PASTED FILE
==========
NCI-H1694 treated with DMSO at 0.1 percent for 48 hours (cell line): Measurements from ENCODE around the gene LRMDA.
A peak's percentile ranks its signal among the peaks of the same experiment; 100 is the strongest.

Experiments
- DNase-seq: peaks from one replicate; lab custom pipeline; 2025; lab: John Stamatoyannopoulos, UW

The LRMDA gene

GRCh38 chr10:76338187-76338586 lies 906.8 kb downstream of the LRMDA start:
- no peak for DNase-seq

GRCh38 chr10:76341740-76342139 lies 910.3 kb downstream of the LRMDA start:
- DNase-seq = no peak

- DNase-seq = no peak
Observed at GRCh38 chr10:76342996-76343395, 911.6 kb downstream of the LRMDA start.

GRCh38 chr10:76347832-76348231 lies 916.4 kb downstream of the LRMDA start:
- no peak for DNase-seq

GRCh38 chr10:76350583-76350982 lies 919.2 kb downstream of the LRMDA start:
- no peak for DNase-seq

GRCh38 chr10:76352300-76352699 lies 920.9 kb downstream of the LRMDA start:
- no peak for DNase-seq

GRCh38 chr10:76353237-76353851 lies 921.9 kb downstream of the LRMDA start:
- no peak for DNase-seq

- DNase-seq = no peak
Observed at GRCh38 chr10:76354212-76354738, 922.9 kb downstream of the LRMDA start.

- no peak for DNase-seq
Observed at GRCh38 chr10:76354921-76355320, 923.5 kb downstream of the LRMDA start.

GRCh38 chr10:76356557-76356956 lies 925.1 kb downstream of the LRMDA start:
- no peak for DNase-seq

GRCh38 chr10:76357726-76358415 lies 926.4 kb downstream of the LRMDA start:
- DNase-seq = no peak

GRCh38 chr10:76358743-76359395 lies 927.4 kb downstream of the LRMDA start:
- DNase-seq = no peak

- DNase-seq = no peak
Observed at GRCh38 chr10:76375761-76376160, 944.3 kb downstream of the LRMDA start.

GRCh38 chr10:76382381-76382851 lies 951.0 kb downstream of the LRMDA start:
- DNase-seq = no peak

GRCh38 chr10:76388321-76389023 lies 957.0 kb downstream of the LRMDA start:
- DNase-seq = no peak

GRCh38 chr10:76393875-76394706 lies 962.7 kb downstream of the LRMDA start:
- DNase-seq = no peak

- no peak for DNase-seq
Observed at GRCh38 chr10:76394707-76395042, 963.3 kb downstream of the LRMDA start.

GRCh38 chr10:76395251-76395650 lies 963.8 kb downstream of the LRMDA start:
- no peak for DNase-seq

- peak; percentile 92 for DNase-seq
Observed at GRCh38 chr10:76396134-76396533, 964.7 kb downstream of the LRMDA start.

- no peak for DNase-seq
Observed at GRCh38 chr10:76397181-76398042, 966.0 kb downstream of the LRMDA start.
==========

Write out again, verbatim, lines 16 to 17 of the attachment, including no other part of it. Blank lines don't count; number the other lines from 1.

GRCh38 chr10:76352300-76352699 lies 920.9 kb downstream of the LRMDA start:
- no peak for DNase-seq